You can laugh all you want at my hair in that picture; but it was 1989, and I thought I looked cool.
On a whim, truly that impulsive, I joined a bunch of friends for a two hour drive to go skydiving. The airport was tiny, and only flew propeller (prop planes). We arrived around 10 in the morning, and the planes were lined up getting fuel, and the professional sky divers were busy packing chutes for the day.
In one tent, there was a class going on for those people who were jumping free fall for the first time, either via a static line, or the accelerated free fall. We were bypassing those classes. We only needed minimal instruction; I was preparing to do a tandem skydive; the skydive that requires the barest, minimalist instruction. You can get your training, and jump — all in the same day! I would literally be going along for the ride with a master skydiver, (someone who has already been certified through thousands of jumps) as I would simply be harnessed to him throughout the entire jump. My master skydiver, Mike, would be responsible for packing the parachute. I had only one task: to pull the rip cord when he said “ready.”
The master jumper can help the novice jumper move through any fear or anxiety that just might creep up during the experience of falling at 120 mph from 13,000 feet.
Our friends, including my boyfriend, and I (now my husband) went through about 30 minutes of “ground prep training.” Parts of the parachute were explained, how to read the altimeter that would be strapped around my neck, and then to sign the “release papers.” I’ll admit; that got me for a second or too. If it was so safe… then, why bother with these release papers? Still, not one to be outdone by her peers, I signed and was ready to go.
I spent most of the rest of the afternoon waiting, and watching my friends, and other strangers float out of the sky. Later, I would often hear this question, “Why? What made you jump?” Looking back, this could have been the time I backed-out, but then, I knew, I would always be left wondering what it would have been like to fall 13,000 feet in the air. I would rather know, than wonder.
Dusk was falling when it was my turn to climb aboard the decrepit-looking propeller plane. My boyfriend and I were going up at the same time… wasn’t that sweet? I was introduced to my master jumper; a gray-bearded, blue-eyed fella named Mike who seemed more like 19 than 65. My stomach started to lurch. I was beginning to become aware that the safety of the earth would soon be leaving my own “force field,” and my hands began to sweat, and I began to take shorter breaths.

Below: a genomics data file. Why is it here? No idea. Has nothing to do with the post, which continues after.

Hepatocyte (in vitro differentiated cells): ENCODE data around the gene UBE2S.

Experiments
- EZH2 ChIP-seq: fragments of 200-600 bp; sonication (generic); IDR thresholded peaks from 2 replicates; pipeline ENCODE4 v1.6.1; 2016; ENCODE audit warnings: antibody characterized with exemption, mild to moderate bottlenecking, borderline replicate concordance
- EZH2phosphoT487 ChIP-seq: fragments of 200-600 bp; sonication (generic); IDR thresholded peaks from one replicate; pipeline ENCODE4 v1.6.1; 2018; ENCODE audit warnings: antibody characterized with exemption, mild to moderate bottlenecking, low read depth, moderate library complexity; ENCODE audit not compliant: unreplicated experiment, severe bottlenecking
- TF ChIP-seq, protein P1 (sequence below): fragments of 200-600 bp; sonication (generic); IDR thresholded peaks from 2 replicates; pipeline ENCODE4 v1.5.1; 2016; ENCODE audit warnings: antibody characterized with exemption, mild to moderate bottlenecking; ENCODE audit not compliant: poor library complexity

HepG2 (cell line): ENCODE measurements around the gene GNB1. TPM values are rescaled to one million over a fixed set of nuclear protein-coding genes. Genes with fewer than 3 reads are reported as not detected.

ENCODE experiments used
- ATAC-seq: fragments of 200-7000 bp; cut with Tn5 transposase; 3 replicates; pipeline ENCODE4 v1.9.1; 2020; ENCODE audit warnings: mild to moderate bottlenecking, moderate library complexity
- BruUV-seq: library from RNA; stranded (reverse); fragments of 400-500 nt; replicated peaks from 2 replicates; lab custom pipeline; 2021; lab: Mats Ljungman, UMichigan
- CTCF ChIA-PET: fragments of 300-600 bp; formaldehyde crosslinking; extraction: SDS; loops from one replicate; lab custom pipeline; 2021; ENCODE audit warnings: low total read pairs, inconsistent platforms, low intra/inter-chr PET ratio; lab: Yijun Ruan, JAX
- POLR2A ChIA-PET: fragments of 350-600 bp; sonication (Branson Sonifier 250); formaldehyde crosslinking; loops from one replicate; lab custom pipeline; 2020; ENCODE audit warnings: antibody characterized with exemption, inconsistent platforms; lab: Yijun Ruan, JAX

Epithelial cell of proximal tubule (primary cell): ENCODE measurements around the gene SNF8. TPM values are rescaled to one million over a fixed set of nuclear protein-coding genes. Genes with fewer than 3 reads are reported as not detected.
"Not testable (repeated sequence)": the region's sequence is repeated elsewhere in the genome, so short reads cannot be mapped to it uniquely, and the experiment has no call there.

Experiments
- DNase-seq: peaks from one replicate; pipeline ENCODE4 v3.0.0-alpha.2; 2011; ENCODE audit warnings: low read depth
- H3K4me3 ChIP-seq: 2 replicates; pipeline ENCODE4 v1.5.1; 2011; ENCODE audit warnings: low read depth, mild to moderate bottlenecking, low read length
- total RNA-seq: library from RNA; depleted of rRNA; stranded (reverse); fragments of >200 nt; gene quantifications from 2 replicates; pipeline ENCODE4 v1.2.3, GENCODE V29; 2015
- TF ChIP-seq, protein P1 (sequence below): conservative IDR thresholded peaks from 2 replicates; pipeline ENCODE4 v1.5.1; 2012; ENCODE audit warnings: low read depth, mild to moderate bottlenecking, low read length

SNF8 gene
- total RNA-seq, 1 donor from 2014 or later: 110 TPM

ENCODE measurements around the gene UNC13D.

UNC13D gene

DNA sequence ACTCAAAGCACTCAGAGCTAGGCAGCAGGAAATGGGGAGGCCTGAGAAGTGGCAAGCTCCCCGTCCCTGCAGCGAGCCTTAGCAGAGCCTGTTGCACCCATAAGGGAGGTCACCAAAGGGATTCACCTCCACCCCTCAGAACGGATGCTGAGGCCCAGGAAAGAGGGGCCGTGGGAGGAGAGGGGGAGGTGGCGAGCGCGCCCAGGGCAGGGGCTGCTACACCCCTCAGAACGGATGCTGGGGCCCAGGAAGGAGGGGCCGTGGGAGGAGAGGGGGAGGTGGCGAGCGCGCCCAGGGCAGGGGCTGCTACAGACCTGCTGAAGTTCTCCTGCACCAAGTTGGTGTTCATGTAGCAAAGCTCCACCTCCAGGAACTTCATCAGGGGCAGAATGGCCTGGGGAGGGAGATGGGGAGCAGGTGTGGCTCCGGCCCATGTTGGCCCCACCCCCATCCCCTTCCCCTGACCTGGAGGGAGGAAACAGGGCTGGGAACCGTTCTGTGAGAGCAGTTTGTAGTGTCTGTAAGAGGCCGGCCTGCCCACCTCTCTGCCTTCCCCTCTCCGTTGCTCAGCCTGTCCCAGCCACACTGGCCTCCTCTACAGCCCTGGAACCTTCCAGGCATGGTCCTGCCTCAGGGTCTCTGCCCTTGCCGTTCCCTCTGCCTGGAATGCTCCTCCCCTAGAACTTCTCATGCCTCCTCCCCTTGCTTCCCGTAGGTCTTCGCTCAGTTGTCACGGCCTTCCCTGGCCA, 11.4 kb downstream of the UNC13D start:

When the plane choked several times at take-off, I was starting to feel a bit of relief; maybe we wouldn’t make it up after-all. If the plane couldn’t make it up, I would be spared from what I now was beginning to consider the trauma, of skydiving. When the plane did lift off the ground, it continued its spitting and sputtering, and dipping as we continued out ascent to higher altitudes.
It’s bad enough to be just a tad bit afraid of your first skydiving experience; it’s quite another to add the possibility of engine failure to the ascent of your jump. I was quickly becoming a nervous wreck. A quiet nervous wreck. Still, the master jumpers, and the pilot in the plane were laughing about the old “Betsy’s problems” and were exchanging stories about the mechanic’s latest attempt to swap out pistons… I can’t remember anything else. I shut down and tried not to hear the discussion about the frailty of this plane’s engine’s woes.
I did manage to hear this, though: “At least we have our parachutes.” These men added a whole new dimension to my fear of flying. If anything would happen to the plane; they could always jump out and free-fall with their parachutes. “Safest way to land,” they would say. Interesting thought. Still, I remembered those scenes in my mind of all those master jumpers packing the parachutes. They were laughing; yet so focused on what they were doing. Did they do it right? What if they forgot something?
Miraculously, Betsy made it to 13,000 feet. Now it was time to get ready to go. My boyfriend said, “Here we go, Susie,” and he winked at me, grinning ear to ear. I didn’t need this distraction; the thought that I may never see the love of my life again. You know that feeling when you’re climbing to the top of the first hill on a roller coaster? When that happens to me, I want to get off that roller coaster right then. I really do. The pressure, the anxiety and the awareness of that pending drop is more than I can stand. That’s how I felt right then on the plane. I was paralyzed with fear, and the idea of standing up in this plane to become strapped to someone else was beyond my body’s physical and mental capability.